This 8x45 is another member of the LOAVA line, which is a popular brand name inside China. The same model is offered by Kunming's United-Optics as a member of their BW7 series. When compared to the 10x50 models which I have tested earlier, this 8x45 is rather compact and mobile. The binocular is sold along with a very robust case, made of hard plastic, which does efficiently absorb any mechanical impact during transport. The instrument is waterproof and the body is coated with a rubber skin to make the surface less sensitive to tough treatment during action. This is a classical travelers binocular and I had the opportunity to test it during a holiday trip through Xinjiang, the wild autonomous region in the North-West of China.
Fig. 1: The LOAVA 8x45
Coming first to a rather confusing part: Just as was the case with the 10x50, the technical specifications of this binocular are incorrect. I have measured an exit pupil of 5mm instead of 5.6mm as one would expect to find with an 8x45. This would imply an effective 8x40 and not 8x45 binocular. Additionally, the field of view is smaller than specified: The imprint on the binocular is reading 145m/1000m, or 8.3 degs true field of view, but my measurement delivered a value around 7.5 degs, somewhere between 130m and 135m per 1000m. It has been speculated that, perhaps, the magnification of this binocular might be closer to 9x than to 8x, which would explain the reduced exit pupil. I did the comparison with both the Docter 8x42 B/CF and the Nikon 8x30 EII, using one eye to look through the LOAVA and the other eye to look through the other binocular, to compare the sizes of objects in both images. For comparison, and to evaluate the accuracy of the method, I also used another binocular with 7x power. I found a clearly visible difference between the three 8x binoculars and the 7x, but no significant differences among the 8x glasses. I therefore imply that the LOAVA has in fact got 8x power and is effectively a 8x40 binocular.
The following table summarizes some of the specifications of the binocular.
|Real angle||Apparent angle||Eye relief||Exit pupil||Close focus||Weight|
| ||of view (deg)||of view (deg)||(mm)||diam. (mm)||(m)||(gram)|
|LOAVA 8x45 (a)||7.5(b)||60||19||5.0(c)||3||890|
The optical performance of this binocular is quite remarkable. Already on the first sight, the image appears very bright and with high contrast. I was informed that this model comes with a novel, further improved coating technology, and the tests seem to support that claim. During daytime, the image brightness is higher than that of my Docter 8x42 B/CF (which is the version made before 2007) and comparable to the Nikon 8x30 EII. The image is also very neutral without any color tint. In the night, ghost images of street lanterns are well suppressed, indicating that not only the lenses but also the prisms are treated with a high performance coating. Under the night sky, the star images remain point-like over about 80-85% of the field of view (radial from the center) - an excellent result! This binocular is therefore suitable for astronomy. This LOAVA is suffering a moderate amount of stray light, and a bright light source outside the field of view, or the bright sky after sunset can cause some diffuse light which is reducing the image contrast in certain situations. Overall stray light behavior of this LOAVA is superior to the Docter 8x42 B/CF, but inferior to the Nikon 8x30 EII.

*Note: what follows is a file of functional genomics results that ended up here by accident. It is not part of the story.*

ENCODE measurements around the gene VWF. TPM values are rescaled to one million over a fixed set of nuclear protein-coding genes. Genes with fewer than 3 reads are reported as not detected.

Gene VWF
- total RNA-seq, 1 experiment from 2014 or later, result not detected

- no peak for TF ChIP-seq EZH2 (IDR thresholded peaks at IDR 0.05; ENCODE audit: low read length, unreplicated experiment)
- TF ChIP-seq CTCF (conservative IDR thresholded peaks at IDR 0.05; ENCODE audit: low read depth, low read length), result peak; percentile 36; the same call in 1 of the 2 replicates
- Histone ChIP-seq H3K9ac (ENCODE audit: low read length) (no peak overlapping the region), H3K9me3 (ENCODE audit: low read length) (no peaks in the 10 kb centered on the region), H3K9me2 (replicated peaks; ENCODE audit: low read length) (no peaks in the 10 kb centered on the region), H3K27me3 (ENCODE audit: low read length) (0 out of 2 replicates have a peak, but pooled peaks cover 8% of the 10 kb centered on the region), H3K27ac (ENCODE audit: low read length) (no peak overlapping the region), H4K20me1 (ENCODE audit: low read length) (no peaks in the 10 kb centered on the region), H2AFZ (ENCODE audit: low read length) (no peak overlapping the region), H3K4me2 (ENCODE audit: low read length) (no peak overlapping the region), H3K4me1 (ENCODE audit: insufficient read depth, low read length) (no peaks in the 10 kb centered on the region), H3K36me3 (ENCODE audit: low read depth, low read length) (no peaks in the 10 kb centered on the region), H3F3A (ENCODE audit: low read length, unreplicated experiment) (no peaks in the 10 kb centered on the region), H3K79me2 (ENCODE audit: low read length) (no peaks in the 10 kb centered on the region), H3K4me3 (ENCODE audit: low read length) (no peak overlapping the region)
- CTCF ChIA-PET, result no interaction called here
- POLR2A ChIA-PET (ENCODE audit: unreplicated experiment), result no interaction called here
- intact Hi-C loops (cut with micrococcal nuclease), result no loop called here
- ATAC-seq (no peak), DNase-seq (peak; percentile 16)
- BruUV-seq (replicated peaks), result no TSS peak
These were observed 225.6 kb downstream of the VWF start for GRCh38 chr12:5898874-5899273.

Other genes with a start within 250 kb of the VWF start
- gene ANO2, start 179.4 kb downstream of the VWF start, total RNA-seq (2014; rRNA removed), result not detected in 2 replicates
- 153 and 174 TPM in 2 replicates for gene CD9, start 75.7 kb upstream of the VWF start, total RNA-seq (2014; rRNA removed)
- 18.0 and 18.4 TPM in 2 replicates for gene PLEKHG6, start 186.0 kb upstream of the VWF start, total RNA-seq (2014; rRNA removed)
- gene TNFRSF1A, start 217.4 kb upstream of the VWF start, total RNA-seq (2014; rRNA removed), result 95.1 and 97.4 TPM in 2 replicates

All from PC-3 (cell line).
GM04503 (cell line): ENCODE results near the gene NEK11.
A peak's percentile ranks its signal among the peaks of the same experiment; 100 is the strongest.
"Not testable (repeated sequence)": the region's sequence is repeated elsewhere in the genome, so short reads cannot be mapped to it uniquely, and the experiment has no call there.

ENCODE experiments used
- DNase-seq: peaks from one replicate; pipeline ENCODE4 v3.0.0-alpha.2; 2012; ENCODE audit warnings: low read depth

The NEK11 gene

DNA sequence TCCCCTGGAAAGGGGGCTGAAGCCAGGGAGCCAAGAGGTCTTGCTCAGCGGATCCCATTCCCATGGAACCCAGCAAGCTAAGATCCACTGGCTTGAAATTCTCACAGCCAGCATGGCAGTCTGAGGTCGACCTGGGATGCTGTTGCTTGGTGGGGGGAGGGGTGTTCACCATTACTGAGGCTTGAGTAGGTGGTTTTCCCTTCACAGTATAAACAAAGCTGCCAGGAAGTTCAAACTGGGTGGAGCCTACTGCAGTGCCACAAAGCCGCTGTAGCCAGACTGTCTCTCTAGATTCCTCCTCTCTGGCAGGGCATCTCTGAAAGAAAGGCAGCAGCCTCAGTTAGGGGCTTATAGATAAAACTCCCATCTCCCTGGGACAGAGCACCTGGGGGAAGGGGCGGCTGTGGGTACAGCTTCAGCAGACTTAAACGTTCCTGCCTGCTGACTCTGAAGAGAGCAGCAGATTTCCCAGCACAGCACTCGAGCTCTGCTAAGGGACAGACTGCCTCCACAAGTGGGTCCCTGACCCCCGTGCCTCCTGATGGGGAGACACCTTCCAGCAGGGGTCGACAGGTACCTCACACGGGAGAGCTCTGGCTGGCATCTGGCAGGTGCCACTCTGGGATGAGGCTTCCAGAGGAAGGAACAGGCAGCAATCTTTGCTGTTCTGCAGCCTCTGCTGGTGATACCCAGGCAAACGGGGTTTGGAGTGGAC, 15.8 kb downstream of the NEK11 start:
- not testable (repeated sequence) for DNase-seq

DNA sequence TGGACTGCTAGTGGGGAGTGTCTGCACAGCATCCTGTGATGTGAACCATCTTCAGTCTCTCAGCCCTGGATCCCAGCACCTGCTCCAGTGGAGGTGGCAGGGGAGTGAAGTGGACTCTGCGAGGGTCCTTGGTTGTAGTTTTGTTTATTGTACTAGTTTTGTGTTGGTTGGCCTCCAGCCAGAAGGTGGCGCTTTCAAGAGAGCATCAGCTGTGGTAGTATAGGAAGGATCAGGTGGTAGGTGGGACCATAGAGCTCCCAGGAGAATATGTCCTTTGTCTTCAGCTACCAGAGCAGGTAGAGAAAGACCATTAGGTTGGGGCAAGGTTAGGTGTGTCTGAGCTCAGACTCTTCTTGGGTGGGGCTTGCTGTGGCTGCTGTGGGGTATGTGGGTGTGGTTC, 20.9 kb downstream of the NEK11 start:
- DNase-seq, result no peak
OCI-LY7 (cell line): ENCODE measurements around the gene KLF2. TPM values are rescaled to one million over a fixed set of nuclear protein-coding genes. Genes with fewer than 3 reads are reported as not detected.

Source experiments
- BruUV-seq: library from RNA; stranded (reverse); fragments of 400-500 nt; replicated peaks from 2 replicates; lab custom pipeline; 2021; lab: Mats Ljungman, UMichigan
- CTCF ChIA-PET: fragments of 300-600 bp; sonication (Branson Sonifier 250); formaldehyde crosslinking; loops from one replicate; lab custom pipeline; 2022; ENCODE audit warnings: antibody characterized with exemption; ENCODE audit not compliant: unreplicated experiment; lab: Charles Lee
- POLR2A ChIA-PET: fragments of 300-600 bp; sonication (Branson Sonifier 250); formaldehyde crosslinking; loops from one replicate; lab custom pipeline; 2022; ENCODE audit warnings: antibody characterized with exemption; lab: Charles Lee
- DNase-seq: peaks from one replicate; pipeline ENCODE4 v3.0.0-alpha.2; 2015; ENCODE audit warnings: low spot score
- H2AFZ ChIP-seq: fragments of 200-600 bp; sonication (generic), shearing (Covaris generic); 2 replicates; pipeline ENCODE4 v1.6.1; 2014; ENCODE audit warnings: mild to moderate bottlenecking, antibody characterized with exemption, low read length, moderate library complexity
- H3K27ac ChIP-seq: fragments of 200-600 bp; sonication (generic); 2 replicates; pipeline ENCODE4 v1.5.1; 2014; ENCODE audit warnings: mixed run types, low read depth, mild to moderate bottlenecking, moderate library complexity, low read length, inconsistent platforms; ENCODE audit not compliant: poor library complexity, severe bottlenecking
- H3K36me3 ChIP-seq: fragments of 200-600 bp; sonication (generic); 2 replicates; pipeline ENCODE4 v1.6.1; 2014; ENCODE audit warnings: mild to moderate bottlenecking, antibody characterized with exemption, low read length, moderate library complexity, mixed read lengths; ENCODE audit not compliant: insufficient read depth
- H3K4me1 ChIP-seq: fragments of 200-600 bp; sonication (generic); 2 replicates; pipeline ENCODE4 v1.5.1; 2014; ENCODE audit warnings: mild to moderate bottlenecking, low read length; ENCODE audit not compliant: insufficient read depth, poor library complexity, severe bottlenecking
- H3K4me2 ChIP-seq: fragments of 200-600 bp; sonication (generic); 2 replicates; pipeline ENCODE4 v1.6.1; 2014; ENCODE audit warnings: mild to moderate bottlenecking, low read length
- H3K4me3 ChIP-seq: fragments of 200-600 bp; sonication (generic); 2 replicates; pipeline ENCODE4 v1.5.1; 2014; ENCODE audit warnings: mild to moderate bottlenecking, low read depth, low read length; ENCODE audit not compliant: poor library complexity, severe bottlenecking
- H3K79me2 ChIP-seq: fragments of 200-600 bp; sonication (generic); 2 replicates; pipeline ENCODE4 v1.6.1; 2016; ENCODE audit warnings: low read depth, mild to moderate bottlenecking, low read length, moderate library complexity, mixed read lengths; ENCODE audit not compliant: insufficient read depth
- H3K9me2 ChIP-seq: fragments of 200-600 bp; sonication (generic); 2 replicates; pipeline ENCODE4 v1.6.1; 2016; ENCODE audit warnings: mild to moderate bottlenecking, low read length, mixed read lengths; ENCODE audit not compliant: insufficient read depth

The handling of this binocular is fine. Eye relief is sufficient for use with spectacles, and the twist up eye-cups help to optimize the distance to the ocular lens. I also found that these eye cups are fairly tight - this is an improvement over some earlier models, where the eye-cups had been too loose and were easily turned without intention. The oversized focusing wheel at the center of the hinge is very comfortably operated even with gloves. Whether the grease remains fluid at very low temperatures I have not tested. In the past, there have been complaints by amateur astronomers in Europe about focusers (of other binoculars made in China) becoming stiff under freezing temperatures. Kunming has partially responded by employing military grade lubricants with some of their models. The 8x45 has got one problem in common with the 10x50 version: When focusing, the ocular bridge sometimes becomes tilted, so that both oculars do not move simultaneously and do not maintain the same distance to the image plane. This is reducing the focusing accuracy and forces the user to turn the diopter setting in order to get both eyes back into focus. Here, Kunming should improve the precision of the mechanical engineering to assure a precise focusing.
In summary, this LOAVA is a rather compact and versatile binocular for traveling and hand held astro-applications. The optics is quite amazing, with excellent brightness and contrast and with a very good edge sharpness. Improvements are still possible in terms of stray light protection and with the focusing mechanism. Contrary to the official specifications, this is approximately an 8x40 binocular with 7.5 degs. field of view - Kunming must be more accurate here and provide precise specifications with their products. Optical engineering is all about precision and there is no space for fantasy numbers. Anyway I believe that this binocular offers a great performance for its price - that is why I have decided to keep it and I am actually using it whenever my favorite travel glass, the Nikon 8x30 EII, delivers too little light (with its 3.75mm exit pupil) or is running the risk of being drenched (it is not waterproof). In future, I would like to see an even more compact model of that line, perhaps a 7x35 or 8x32 on a similar quality level.
Holger Merlitz: email@example.com
Last updated: Dec. 2008